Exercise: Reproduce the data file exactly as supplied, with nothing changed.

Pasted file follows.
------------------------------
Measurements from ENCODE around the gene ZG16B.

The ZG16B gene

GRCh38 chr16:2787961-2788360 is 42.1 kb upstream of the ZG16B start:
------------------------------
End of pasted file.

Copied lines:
Measurements from ENCODE around the gene ZG16B.

The ZG16B gene

GRCh38 chr16:2787961-2788360 is 42.1 kb upstream of the ZG16B start: